The Chinese healthcare system is facing numerous challenges, which means great opportunities for those western players in the industry who have relatively mature solutions and experiences to offer. However, China is increasingly designing its own way, fully leveraging the power of digitization to bridge the gaps.
Sirius has four characteristics. He is strictly rational and insensitive to any emotional stimulus. He is also insensitive to any political or corporate pressure. He ignores all existing health systems worldwide. He has a full capacity of understanding and immediate learning. Were Sirius asked to design a completely new health system, what would it look like?
It's 2025, a Digital Earth where continuous connections are everywhere, yet it's a planet where infectious disease outbreaks can erupt anywhere and spread worldwide in days. To provide a strategic health care firewall against medical crises and bio-terror, the Centers for Disease Control have matured digitally into a global, real-time e-CDC. New medical threats are identified, responded to and contained 24 x 365. As a real-time partner of health services around the world, the e-CDC's digital presence is everywhere. In this continuously connected future, it uses the best specialists to deliver the best medical protection everywhere, instantly, all the time.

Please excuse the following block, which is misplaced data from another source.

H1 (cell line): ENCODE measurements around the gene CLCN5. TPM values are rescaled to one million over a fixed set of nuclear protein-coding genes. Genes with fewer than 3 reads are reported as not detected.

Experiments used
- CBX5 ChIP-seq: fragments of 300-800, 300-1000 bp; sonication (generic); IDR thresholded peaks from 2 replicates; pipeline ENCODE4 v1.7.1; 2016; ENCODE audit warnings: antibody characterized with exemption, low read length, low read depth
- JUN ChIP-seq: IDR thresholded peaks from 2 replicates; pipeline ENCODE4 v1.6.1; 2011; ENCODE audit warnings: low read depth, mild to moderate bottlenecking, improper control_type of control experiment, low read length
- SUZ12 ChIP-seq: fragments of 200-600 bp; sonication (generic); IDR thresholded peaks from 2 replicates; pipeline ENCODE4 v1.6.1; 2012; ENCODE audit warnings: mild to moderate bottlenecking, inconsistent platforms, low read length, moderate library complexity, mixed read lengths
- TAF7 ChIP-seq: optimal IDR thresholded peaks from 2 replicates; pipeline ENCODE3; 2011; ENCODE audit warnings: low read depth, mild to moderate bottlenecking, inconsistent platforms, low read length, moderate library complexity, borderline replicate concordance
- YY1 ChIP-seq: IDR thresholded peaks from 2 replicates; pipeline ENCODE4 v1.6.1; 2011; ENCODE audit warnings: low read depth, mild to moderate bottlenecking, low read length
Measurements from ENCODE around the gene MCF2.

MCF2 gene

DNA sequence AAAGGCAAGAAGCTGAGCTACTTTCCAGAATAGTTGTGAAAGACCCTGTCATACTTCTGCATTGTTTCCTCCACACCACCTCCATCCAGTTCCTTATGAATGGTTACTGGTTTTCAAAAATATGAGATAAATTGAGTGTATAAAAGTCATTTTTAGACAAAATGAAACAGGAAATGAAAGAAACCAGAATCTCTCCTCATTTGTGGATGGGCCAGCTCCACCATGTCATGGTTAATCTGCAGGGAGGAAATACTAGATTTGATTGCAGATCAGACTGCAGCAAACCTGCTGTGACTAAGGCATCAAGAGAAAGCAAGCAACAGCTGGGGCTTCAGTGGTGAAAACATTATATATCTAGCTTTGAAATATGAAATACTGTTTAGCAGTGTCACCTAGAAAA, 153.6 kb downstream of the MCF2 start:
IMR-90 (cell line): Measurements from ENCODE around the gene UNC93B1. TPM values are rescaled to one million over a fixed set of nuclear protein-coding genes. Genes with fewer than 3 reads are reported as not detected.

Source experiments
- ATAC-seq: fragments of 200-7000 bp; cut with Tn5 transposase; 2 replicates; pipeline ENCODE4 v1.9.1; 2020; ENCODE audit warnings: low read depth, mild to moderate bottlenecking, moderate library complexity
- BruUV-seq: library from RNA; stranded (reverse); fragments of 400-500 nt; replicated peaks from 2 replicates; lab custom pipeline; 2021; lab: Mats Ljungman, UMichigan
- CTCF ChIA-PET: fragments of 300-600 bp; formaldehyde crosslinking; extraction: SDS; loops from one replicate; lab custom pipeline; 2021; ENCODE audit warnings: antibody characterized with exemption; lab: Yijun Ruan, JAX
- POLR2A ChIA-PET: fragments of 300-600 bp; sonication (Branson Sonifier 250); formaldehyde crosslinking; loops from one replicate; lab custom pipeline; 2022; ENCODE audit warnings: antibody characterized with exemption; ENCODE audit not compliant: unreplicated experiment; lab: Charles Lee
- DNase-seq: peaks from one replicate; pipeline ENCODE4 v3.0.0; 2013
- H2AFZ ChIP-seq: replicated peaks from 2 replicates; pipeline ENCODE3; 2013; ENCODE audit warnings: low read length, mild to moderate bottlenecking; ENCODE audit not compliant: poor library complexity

Nano-sciences and nano-technologies are opening up hitherto unmapped paths to our bodies and health. But nano-medicine does not avoid the heated debates associated to this new scale. Risk assessment cannot be limited to a cost-benefit analysis. So, where do we go from here?
Initially developed for military uses, exoskeletons are now moving into civvy street, with applications under development for disabled senior citizens or handicapped persons. Business of this product calls for sophisticated technologies by also for a clear view at the end-users. In this technology-intensive, leading edge emerging market, start-ups are out front.
Rapid advances in neurosciences have led to some decisive progress in fields as varied as education, or treatment of psychiatric disorders. But it is a specialty where debate rages as the ambitions expand overtly.
Significant tech breakthroughs, a growing number of applications, mature industrial processes: in recent years many factors have boosted the development of nuclear medicine. Not so long ago, it was a matter of R&D. Now it's an industry. One of its most interesting business lines is the production of FDG, the most widely used radioactive tracer in nuclear medical imaging.
Various technologies are now vying to develop an augmented human being. Step-by-step, they would gradually modify the basic data registers of life, such as intelligence, procreation, ageing. Techno-prophets, not all crazed illuminati, entertain the dream of the advent of New Mankind. Major (and some minor) ethical questions arise as we explore a phenomenon that is no longer restrained within the wraps of sci-fi.
The spectacular optical properties of nanoparticles are revolutionizing medical imaging. They also help to renew therapeutic techniques. On the occasion of the inauguration of the AXA-ESPCI Chair, Emmanuel Fort, professor at the Langevin Institute of ESPCI ParisTech, presented the latest advances in a promising field where two roads meet.
With 3-D medical imaging rapidly coming on line, a silent revolution is under way in our hospitals and research establishments. Practitioner's techniques are constantly improving and gaining ground, but there are limits. New strides forward will come from combinatory techologies, for example, by marrying PET-Scan and MRI.